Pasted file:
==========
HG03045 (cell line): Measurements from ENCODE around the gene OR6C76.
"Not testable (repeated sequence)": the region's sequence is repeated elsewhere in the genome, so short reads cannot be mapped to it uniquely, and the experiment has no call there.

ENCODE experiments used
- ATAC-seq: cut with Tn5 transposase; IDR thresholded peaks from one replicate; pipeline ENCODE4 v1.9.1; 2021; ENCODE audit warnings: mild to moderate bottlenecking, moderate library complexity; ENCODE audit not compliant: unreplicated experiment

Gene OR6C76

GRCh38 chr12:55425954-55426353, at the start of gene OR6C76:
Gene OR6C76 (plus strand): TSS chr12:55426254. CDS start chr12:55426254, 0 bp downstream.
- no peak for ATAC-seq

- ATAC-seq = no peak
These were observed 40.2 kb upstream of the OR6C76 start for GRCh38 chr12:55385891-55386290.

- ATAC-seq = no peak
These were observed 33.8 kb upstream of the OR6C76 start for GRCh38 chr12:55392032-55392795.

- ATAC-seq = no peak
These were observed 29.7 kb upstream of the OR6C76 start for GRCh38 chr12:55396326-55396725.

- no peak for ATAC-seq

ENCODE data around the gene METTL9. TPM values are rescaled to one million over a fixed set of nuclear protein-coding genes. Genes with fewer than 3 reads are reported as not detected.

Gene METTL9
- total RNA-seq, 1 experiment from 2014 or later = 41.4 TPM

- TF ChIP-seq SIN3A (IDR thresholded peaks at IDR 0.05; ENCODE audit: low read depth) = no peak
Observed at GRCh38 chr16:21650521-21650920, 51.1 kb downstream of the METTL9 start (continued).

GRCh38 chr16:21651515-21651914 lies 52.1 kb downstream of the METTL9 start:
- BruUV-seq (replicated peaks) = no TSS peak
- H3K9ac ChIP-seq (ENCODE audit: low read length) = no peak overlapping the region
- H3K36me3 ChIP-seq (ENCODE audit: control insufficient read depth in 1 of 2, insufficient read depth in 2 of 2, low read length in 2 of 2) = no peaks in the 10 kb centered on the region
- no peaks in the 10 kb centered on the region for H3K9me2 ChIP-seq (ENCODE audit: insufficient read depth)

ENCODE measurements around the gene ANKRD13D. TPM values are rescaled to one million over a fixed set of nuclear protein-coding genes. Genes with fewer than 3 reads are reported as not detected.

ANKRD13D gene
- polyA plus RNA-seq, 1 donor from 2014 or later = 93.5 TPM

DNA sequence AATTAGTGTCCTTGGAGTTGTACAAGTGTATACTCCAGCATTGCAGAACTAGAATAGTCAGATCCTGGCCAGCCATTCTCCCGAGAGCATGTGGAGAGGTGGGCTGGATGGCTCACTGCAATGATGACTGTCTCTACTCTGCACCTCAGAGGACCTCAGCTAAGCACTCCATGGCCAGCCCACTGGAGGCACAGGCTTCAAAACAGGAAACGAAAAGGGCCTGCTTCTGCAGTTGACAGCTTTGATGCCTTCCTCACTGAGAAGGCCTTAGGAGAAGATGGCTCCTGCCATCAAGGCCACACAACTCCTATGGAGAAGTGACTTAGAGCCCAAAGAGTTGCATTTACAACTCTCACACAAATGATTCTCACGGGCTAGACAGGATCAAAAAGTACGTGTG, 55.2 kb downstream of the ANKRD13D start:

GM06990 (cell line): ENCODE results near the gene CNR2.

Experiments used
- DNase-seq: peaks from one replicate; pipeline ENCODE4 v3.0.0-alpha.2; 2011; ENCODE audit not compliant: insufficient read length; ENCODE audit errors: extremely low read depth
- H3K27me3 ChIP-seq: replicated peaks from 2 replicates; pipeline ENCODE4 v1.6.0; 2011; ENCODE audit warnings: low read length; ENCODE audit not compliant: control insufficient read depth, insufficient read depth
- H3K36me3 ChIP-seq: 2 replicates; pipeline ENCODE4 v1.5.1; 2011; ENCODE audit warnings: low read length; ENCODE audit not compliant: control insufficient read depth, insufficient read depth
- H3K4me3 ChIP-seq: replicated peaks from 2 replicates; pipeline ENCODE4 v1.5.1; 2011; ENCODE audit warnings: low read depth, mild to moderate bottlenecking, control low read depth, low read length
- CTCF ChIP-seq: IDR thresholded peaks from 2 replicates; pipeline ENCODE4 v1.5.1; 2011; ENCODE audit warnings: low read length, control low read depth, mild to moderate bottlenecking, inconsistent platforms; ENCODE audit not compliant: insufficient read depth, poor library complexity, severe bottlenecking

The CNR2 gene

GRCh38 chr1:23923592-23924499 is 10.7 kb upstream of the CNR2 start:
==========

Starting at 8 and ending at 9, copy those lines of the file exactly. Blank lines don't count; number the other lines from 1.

- no peak for ATAC-seq

- ATAC-seq = no peak